With climate change, practically everything is changing, and it is not always the great upheavals that should concern us. Subtle changes in us and nature, for example, have hardly been noticed so far, apart from the fact that the creeping evolution of loudmouths has noticeably accelerated with rising world temperatures.

Even if it is not yet immediately apparent to many of them, the correlation with the well-documented beak growth in Australian parrots can be derived somewhat plausibly: Large beaks ventilate more strongly. However, not everything is getting bigger.

The whistling frogs of Puerto Rico, for example, which are a national symbol and known beyond the island because of their two-syllable, deafening call, are currently experiencing a voice break. The smallest frogs with the highest and loudest voice are drawn up the mountains. There they displace the larger conspecifics, which are adapted to the cooler alpine regions but are lazier in their voices. Until at some point, perhaps, the hooting up there will stop, because the rising heat is also sizzling their brood. Climate change is merciless.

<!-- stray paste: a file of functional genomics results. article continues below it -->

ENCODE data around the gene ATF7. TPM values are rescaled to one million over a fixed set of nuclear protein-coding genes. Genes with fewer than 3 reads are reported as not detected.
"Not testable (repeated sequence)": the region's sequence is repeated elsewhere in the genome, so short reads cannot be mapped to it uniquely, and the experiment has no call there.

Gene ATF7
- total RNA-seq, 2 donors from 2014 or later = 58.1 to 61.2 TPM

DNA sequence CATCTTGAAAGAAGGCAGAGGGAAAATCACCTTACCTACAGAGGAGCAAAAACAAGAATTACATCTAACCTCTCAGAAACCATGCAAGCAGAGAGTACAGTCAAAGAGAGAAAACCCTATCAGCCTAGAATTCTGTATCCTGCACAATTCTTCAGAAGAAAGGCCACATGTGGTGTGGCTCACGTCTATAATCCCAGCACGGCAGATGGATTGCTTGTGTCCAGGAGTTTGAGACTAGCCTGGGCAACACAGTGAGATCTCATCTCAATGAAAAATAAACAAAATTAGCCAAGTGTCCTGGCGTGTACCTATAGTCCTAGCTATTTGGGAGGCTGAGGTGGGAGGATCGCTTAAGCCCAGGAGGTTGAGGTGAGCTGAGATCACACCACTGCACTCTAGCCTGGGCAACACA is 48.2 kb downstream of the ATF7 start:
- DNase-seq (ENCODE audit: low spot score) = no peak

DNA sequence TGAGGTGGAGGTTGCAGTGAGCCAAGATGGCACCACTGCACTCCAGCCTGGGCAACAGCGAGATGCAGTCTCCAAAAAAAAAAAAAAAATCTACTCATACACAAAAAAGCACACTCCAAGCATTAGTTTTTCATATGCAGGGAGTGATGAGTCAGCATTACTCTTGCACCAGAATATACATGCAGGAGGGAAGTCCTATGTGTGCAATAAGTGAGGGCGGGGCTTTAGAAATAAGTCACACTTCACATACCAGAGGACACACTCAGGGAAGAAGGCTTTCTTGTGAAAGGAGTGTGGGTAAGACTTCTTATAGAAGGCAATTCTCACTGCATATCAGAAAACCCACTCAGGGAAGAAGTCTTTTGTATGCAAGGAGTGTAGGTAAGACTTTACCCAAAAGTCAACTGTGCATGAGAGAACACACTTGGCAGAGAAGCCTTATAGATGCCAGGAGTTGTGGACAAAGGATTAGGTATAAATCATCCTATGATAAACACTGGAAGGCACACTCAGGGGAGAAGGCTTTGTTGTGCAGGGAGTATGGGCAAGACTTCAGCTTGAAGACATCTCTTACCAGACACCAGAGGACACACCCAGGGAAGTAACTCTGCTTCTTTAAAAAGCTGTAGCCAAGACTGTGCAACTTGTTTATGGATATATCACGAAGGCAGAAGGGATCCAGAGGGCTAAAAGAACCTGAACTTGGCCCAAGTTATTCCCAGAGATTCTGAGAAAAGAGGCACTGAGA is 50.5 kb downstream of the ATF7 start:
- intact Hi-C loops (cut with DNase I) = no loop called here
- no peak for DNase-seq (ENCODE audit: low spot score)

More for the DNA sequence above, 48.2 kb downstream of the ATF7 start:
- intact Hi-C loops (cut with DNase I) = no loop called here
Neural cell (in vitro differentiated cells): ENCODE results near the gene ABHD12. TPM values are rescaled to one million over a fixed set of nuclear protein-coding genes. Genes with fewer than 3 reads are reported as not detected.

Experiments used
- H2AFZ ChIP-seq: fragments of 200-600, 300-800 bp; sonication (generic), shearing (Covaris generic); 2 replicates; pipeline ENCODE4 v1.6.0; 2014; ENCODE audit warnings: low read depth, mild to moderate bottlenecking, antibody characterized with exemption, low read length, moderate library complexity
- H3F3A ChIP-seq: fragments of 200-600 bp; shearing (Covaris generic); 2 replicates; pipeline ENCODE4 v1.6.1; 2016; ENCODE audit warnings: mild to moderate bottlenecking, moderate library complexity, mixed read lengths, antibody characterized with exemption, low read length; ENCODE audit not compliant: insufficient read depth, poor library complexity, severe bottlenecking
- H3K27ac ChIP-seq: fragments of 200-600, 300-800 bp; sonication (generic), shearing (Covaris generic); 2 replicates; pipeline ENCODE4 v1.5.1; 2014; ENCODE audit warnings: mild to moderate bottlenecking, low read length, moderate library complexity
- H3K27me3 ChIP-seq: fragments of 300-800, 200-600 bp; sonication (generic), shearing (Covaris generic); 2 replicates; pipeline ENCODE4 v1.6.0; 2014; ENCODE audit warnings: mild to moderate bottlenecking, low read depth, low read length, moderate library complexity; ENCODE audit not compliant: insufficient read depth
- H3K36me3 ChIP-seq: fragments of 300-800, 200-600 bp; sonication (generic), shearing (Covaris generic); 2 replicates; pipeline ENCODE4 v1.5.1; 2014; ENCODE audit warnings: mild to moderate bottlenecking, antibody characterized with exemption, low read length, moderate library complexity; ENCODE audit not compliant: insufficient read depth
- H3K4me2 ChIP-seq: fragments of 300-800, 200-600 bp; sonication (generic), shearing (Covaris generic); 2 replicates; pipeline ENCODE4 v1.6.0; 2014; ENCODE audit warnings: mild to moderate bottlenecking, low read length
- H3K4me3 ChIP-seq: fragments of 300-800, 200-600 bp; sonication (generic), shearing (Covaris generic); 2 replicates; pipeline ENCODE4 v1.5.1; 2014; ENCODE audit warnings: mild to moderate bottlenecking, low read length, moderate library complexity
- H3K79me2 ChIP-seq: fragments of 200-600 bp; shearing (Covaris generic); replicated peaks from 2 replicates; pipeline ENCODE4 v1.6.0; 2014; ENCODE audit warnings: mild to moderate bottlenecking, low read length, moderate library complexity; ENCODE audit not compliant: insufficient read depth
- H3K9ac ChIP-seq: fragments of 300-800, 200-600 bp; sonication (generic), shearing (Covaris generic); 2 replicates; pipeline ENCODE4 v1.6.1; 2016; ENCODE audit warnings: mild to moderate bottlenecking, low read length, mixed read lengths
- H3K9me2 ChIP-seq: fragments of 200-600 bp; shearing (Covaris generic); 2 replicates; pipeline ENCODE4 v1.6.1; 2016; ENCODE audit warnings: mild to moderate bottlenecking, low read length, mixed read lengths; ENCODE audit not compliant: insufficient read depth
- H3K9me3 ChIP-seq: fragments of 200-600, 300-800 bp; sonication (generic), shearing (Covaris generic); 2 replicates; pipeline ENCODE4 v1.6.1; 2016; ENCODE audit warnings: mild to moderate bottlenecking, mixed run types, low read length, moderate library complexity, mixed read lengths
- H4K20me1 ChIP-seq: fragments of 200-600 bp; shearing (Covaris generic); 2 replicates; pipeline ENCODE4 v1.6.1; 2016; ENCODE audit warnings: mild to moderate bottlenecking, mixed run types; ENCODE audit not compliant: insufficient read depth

As far as birdlife is concerned, it's hardly any different. In a meta-study of 104 bird species, researchers have found a decline in the number of offspring and a reduction in the population by more than half in half a century. And again: The little ones get through better. In general, the direction of evolution already seems clear.

Many bird species tend to become smaller in body as they warm, as indicated by a long-term study published in the journal "PNAS" in North and South America. Everything is shrinking. To start screaming. However, even such a dubious prospect is unlikely to silence the climate-skeptical speakers.